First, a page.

The world’s highest paid TV actors: take a wild guess about gender balance

Big Bang Theory cast. Image source: Wikimedia Commons

Big Bang Theory cast.
Image source: Wikimedia Commons

There’s a list out today of the world’s 15 highest paid tv actors.

Big Bang Theory actors are the world’s highest paid television stars in 2015

Before you take a look at the list, take a really wild, out there guess about the gender balance in that list. 50:50 male female?

Knowing what you do already about pay equity and gender pay gaps, perhaps you’ll go for something a little more skewed in favour of men. 75:25 male female? Maybe even 80:20?

Well, thank you for playing.  Those of you who guessed 100:0 are right.

1. Jim Parsons – $US29 million – male

2. Johnny Galecki – $US27 million – male

3. Mark Harmon – $US20 million – male

4. Simon Helberg – $US20 million – male

5. Kunal Nayyar – $US20 million – male

6. Ashton Kutcher – $US20 million – male

7. Jon Cryer – $US15 million – male

8. Ray Romano – $US15 million – male

9. Patrick Dempsey – $US12 million – male

10. Simon Baker – $US12 million – male

11. Ty Burrell – $US11.5 million – male

12. Jesse Tyler Ferguson – $US11 million – male

13. Ed O’Neill – $US10.5 million – male

14. Eric Stonestreet – $US10.5 million – male

15. Kevin Spacey – $US9.5 million – male

All four main male characters from Big Bang Theory are on the list, but not Kaley Cuoco.

I’m guessing that may be a problem with the way the list was constructed, because reports have said that Ms Cuoco is paid over $1million an episode, like her male co-stars.

But that’s the other problem with the list. If it’s inaccurate, then it’s helping to reinforce the idea that women are worth less than men.

Grump grump grump.

More on on the pesky paygap

A fascinating graph, and dicussion, about the pay gap between men and women.

The jobs with the biggest and smallest pay gaps between men and women

It’s US data, so it won’t translate exactly to New Zealand, but I’m sure that the overall pattern is about right.

The jobs with the biggest pay gaps?

  • Insurance sales agents
  • Retail sales
  • Sales and related workers
  • Real estate brokers and agents
  • Personal finance advisors
  • Education administrators
  • Physicians and surgeons
  • General and operations managers
  • Marketing and sales managers
  • Stock brokers
  • Inspectors etc. at production lines

And the jobs with the smallest pay gaps are:

  • Security guards
  • Warehouse stock clerks
  • Paralegals and legal assistants
  • Data entry
  • Cafeteria workers, bussers, etc
  • Social workers
  • Office clerks
  • Buyers for wholesale and retail
  • Pharmacists
  • Counselors
  • Health technicians

Lam Thuy Vo, who compiled the graph, notes that:

The jobs where the gap is biggest pay more, on average, than the jobs where the gap is lowest.

I think that its interesting to think about which jobs are marked male, and which jobs are marked female. My estimate is that about 10 of the 11 jobs with the biggest pay gaps are marked male, and about 8 of the 11 jobs with the smallest pay gaps are marked female. YMMV on this, of course. I’ve said before, tongue in cheek, sort of, that one way to even up the gender pay gap is for more men to take on “women’s” jobs. The converse of that is that more women can attempt to enter “men’s” jobs. But what this graph shows is that even when women move into those higher paid roles, they still can’t get rid of the gap between their pay, and men’s pay.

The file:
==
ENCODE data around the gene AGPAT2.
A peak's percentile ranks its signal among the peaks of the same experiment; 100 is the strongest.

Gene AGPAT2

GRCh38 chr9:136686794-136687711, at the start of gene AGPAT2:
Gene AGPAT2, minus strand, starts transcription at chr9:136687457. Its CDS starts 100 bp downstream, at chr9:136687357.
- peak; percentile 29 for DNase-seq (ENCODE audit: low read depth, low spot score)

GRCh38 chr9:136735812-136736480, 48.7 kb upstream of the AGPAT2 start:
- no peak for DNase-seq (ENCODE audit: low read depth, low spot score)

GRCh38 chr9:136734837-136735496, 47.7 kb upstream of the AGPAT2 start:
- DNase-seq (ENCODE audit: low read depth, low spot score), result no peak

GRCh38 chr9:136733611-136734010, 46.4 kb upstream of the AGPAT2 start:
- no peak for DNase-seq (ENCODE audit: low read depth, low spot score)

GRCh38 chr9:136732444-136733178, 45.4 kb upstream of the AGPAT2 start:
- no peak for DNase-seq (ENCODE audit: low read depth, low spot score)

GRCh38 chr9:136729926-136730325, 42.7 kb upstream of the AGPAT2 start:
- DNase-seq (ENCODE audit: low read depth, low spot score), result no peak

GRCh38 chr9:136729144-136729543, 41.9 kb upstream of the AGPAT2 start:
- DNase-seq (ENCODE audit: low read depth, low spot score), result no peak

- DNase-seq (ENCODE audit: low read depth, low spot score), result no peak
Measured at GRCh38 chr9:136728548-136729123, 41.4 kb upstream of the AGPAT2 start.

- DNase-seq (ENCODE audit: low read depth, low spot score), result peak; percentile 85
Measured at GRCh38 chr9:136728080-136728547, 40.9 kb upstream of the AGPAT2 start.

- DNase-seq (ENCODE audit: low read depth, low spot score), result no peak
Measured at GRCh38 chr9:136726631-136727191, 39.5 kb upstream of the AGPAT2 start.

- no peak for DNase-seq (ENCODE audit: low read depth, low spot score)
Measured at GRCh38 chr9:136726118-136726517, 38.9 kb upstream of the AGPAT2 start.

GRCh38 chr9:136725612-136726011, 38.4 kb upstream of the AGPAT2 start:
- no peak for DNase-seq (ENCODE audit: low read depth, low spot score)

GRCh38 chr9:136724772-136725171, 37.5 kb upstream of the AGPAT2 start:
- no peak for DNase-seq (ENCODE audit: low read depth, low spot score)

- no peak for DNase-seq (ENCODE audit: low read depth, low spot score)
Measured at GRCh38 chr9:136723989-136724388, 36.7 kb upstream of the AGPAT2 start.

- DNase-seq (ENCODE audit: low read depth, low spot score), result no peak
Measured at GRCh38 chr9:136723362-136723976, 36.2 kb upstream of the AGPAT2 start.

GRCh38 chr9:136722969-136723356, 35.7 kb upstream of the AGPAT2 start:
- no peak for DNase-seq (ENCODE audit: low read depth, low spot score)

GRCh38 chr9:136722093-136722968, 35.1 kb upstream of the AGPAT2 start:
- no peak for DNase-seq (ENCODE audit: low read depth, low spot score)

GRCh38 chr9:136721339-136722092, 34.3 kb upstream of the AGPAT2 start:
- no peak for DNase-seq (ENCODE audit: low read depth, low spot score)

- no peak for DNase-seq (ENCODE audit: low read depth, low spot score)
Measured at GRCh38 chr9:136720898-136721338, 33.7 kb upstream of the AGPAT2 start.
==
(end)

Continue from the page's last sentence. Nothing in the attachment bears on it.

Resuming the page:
And no, it’s not just because women take time out for child bearing and rearing. As the original article says:

Part of the gap in pay is driven by choices, even within single job categories. Among physicians, for example, women are more likely than men to choose lower-paid specialties (though this does not explain all of the pay gap among doctors).

And among all workers, women are more likely than men to take a significant time off from work to raise children, and they tend to be re-hired at lower wages than their counterparts who remained in the workforce.

But not all of the difference be explained by choices such as these.

Pay equity

I have an article about the pay gap in the Dominion Post this morning.

Isn’t it time to fix the pay gap?

Instead of thinking what might be the best way to assess and reward work, we assume that the way that work is structured and paid right now is the way that work ought to be structured and paid. The real solution to the pay equity gap is not to make women behave like men, or men to behave like women, but to engage in a serious discussion about better ways of working, and better ways of understanding and valuing all work.

This might be a more congenial environment for commenting than Stuff, where I predict that there will be calls for me to be sacked, and complaints about what I’m teaching my students.

So why is it that women are the ones doing it wrong?

Cross posted

Deborah Coddington alternately infuriates me and delights me as a columnist. ‘Alternately’ is probably overstating it, but I cheered a couple of weeks back when I read this:

I’m still proud that in 1986, when Petricevic was filthy rich, I threw him out of my restaurant for being vile to waiting staff.

Source: Fiercely rich give wealthy hard workers a bad name

I was less heartened to read this: